Hiring a Summer Intern? Here is What You Should Know by @deborahsweeney

Hiring a Summer Intern? Here is What You Should Know
Photo Credit: Vladimir Yaitskiy via Compfight cc

by Deborah Sweeney | Featured Contributor

Good news internship fans – a recent ruling by the US Appeals Court in Manhattan re-affirmed the legality of unpaid internships last week, knocking back a 2013 decision that the interns for certain media companies were due compensation because the businesses benefited from their work. Personally, I’ve always recommended paying your interns, but I understand that isn’t always possible. And, with school out and summer officially underway, many college students are looking for real-world experience. Labor standards for unpaid internships are deceptively simple. The Department of Labor published a handy worksheet on the subject, but the rules are broad, and enforcement is notoriously patchy. Thankfully this recent ruling, and a few other cases, clarifies a few points.

You have to teach them

That is take-away number one for this case. Legal unpaid internships must be tied inextricably to the intern’s education, and the intern must learn more than they would have as a standard employee over the first few months of a new job. Now that doesn’t mean you can’t ask them to pick up coffee, but the vast majority of their work must be a practicum of their broader education. The court case mentioned above shows this is fast becoming one of the biggest litmus tests for the legality of an unpaid internship. A for-profit company thus can’t just saddle an unpaid intern with busywork like answering phones or making copies. You must teach your interns. Social media firms, for example, should cover ROI standards and measurement. Construction companies should cover order fulfillment and jobsite management. When planning an intern’s workload, look at the intricacies of running a business in your industry, and base it on that.

They can’t replace paid employees

Your intern cannot be a free secretary or personal assistant. In fact, they have to be closely supervised at all times. Sticking them behind the front desk or on the phones with some vague instructions to greet and route customers obviously does not meet this requirement. But even if their job is chock full of teachable moments and industry-related education, they still cannot displace a regular employee. A good way to test this is to first figure out under whom you’d like the intern to work. That way they have a direct supervisor, and you aren’t using them in lieu of hiring another employee.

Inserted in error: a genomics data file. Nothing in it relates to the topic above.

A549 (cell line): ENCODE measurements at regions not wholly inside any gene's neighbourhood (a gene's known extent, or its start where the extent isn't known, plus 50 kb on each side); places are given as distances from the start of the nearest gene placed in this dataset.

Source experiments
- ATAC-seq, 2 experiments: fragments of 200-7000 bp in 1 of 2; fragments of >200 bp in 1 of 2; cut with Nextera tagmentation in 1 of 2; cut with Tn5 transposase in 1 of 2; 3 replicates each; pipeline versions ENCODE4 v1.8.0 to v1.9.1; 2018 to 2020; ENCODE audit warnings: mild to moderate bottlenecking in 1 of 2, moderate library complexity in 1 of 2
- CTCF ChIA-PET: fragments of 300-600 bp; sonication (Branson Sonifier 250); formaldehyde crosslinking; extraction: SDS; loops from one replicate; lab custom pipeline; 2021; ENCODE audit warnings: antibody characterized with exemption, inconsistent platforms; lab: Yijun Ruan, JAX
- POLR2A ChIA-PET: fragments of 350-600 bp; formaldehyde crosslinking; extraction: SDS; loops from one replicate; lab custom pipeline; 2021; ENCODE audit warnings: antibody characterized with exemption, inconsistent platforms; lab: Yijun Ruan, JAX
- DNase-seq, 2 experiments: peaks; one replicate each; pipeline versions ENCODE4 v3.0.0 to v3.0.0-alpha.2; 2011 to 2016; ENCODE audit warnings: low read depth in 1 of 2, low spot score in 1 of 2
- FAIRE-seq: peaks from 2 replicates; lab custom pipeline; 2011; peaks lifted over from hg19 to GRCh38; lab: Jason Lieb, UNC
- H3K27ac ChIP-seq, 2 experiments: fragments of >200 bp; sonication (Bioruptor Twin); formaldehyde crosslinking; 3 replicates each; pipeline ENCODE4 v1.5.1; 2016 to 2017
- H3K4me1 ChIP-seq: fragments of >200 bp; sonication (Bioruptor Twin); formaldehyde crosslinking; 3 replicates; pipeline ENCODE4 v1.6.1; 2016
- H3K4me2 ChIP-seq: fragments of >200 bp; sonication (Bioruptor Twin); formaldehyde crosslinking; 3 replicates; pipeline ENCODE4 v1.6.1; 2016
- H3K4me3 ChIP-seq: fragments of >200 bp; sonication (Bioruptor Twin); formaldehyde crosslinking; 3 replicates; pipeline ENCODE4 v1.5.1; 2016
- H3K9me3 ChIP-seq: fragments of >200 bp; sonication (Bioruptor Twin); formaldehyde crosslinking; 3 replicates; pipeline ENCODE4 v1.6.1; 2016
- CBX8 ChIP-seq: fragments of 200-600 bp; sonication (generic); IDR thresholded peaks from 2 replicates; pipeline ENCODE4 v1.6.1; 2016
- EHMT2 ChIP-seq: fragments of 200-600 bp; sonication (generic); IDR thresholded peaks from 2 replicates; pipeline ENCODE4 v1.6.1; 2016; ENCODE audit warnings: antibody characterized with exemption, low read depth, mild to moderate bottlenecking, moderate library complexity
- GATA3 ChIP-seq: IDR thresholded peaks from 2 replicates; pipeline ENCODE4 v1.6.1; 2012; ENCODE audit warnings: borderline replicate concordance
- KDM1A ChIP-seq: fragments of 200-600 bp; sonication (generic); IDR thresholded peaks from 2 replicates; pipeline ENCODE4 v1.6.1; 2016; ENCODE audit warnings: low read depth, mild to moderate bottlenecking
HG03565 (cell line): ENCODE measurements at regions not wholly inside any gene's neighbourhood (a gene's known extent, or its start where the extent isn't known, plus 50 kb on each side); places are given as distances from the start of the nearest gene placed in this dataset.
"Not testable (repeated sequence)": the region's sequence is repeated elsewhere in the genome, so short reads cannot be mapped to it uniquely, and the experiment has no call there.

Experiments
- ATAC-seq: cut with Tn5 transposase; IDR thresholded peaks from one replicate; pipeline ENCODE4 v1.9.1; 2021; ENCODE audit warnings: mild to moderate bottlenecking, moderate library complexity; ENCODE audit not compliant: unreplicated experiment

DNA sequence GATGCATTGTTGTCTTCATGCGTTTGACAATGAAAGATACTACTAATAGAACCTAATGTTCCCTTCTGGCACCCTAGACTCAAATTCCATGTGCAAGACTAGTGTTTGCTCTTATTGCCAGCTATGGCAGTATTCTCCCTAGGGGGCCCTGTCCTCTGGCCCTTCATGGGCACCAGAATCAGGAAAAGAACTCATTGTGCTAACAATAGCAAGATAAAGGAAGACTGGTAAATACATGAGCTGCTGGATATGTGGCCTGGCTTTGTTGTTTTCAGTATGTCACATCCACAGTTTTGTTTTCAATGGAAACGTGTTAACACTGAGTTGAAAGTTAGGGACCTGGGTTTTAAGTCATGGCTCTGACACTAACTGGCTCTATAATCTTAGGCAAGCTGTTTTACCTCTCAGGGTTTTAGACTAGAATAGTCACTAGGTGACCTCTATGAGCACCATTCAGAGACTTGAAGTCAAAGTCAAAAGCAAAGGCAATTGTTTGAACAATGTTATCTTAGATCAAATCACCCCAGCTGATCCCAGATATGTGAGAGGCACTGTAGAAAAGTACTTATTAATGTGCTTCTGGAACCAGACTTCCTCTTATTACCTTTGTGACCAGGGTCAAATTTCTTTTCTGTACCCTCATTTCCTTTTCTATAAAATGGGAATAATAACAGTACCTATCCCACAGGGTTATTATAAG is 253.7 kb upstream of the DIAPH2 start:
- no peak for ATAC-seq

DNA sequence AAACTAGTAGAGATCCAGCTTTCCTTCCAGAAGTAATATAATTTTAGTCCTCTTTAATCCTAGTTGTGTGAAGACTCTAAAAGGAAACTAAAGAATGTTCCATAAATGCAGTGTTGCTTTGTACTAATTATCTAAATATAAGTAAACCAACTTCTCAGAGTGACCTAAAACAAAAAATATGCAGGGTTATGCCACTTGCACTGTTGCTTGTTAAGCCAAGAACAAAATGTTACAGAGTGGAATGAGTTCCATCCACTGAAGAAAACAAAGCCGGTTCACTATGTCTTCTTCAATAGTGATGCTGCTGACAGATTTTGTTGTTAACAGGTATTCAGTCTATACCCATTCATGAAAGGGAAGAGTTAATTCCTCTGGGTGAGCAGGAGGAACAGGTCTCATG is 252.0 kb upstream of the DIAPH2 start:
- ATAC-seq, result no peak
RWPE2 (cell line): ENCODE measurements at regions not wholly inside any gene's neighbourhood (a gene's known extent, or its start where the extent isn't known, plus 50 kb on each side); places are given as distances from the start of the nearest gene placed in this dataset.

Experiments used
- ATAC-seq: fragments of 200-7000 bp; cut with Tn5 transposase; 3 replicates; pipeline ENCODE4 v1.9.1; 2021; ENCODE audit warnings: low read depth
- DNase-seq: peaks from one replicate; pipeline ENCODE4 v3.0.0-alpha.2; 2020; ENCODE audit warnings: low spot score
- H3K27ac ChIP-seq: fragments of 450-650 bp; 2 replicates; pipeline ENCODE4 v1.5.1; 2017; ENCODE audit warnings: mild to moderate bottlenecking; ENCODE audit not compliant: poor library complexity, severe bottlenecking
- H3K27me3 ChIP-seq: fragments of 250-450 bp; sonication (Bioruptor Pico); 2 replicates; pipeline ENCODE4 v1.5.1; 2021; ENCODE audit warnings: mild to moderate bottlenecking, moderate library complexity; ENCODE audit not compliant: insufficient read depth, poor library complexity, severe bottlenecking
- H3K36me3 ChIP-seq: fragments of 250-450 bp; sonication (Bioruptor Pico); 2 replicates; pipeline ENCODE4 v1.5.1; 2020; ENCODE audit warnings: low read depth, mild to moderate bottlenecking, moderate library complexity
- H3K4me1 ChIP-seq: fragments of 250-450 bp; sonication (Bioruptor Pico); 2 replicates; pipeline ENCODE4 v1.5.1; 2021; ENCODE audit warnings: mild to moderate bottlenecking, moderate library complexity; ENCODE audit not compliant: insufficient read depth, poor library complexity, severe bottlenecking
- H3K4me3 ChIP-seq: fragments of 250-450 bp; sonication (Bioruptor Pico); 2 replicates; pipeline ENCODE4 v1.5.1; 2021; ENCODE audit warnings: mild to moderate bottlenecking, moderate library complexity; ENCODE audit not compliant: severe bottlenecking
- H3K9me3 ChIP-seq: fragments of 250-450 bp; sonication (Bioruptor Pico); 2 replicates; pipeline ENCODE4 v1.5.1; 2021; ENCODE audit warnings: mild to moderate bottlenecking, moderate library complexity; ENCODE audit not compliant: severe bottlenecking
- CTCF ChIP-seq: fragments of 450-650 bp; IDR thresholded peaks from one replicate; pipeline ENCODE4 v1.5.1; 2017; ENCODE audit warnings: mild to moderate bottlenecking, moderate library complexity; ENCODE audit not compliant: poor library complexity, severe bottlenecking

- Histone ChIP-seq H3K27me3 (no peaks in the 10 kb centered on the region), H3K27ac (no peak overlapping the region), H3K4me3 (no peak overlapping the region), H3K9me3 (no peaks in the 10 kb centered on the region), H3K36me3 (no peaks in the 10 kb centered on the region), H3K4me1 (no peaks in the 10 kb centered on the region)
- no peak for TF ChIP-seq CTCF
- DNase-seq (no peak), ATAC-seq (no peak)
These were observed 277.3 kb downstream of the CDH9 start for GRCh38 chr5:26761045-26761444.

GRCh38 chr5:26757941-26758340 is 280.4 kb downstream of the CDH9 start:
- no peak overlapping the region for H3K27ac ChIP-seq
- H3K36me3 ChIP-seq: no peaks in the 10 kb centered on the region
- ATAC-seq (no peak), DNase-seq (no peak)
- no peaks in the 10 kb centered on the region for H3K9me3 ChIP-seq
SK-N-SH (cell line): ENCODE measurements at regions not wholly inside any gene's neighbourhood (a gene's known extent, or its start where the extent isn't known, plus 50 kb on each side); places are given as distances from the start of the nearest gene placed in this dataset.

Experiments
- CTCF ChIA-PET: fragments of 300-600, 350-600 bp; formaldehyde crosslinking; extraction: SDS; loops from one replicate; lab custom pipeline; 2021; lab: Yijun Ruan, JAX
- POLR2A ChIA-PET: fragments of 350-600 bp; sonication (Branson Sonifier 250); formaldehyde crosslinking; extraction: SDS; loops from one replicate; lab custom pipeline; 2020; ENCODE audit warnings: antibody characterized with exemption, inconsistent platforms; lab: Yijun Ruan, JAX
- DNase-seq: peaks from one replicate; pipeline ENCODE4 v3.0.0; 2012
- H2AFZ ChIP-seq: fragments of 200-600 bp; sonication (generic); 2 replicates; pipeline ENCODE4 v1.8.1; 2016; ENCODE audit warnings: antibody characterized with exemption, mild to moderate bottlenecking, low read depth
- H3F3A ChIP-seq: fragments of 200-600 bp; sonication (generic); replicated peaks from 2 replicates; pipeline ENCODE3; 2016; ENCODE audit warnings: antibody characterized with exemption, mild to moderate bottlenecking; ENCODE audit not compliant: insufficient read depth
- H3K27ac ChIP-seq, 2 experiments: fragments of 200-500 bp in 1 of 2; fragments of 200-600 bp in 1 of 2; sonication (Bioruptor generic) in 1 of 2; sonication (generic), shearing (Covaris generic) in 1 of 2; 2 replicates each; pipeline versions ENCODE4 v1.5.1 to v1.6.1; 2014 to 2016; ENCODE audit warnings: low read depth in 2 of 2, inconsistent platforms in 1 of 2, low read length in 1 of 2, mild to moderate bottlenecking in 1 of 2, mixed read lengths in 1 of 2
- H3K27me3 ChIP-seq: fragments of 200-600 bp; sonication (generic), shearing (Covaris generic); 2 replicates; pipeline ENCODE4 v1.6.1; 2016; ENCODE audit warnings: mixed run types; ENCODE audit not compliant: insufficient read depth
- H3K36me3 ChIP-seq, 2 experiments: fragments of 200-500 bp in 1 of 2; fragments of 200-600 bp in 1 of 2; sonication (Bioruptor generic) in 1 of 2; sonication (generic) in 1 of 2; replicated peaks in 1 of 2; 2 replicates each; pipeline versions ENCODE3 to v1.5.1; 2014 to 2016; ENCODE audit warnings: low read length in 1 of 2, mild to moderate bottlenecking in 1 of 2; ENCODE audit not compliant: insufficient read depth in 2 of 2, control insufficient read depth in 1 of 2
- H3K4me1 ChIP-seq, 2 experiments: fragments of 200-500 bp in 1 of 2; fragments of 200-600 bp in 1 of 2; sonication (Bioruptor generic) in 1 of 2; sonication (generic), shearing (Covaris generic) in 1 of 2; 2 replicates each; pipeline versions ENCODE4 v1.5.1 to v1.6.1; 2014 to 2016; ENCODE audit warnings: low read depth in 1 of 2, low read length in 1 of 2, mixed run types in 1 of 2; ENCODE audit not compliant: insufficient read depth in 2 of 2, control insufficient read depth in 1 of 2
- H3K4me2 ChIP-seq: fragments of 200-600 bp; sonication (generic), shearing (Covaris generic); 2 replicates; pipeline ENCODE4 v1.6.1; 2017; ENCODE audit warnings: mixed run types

Interns cannot benefit your company

At least from a pragmatic standpoint. Businesses hire interns for different reasons – sometimes it’s an attempt to inject new ideas into the company, other times it’s simply an act of philanthropy. But whatever the reason, a business cannot be the primary beneficiary of an unpaid internship. In fact, if you can prove work was actually impeded, you’re in a good position. This point is what landed the defendants in the cases ruled on last week in trouble. The plaintiffs argued that their employers benefited from their work, so they deserved a paycheck. You thus must make sure that no part of your business is dependent on an unpaid intern – if it is, they are benefiting your company.

As I mentioned before, I’m a big proponent of internships, and while I pay my company’s interns, I see the merit in unpaid opportunities. But, as the argument over whether interns deserve an income rages on, it is up to the providers of these internships to stay abreast as to what is expected. Above all else, ensure that any unpaid internships you offer are, first and foremost, educational. Sticking unpaid interns with your best employees – or even directly under yourself – is a good way to make sure your company meets supervision and teaching requirements. As long as your interns feel they are learning, and are appreciated, you’ll have a smooth summer.


Deborah Sweeney – Legal Expert, CEO, MyCorporation.com – Calabasas, CA

Deborah Sweeney HeadshotAs CEO of MyCorporation Business Services, Inc. (MyCorporation.com), Deborah Sweeney is an advocate for protecting personal and business assets for business owners and entrepreneurs. With her experience in the fields of corporate and intellectual property law, Deborah has evolved from lawyer to business owner. She has extensive experience in the start-up and entrepreneurial industry as she has been involved in the formation of hundreds of thousands of businesses for MyCorporation.com’s customers.

Ms. Sweeney received her JD & MBA degrees from Pepperdine University. She is active in the community and loves working with students and aspiring entrepreneurs. She serves on the Board of Regents at California Lutheran University and is a founding member of Partners of Pepperdine. Deborah has served as an adjunct professor at the University of West Los Angeles and San Fernando School of Law in the areas of corporate and intellectual property law. Ms. Sweeney is also well-recognized for her written work online as a contributing writer with top business and entrepreneurial blogging sites.  She is a regular contributor on Forbes, American Express, Social Media Today, and BlogHer among many others.

In her ‘free’ time, Deborah enjoys spending time with her husband and two sons, Benjamin (8) and Christopher (6). Deborah believes in the importance of family and credits the entrepreneurial business model for giving her the flexibility to enjoy both a career and motherhood. Follow her on Twitter @deborahsweeney and @mycorporation.

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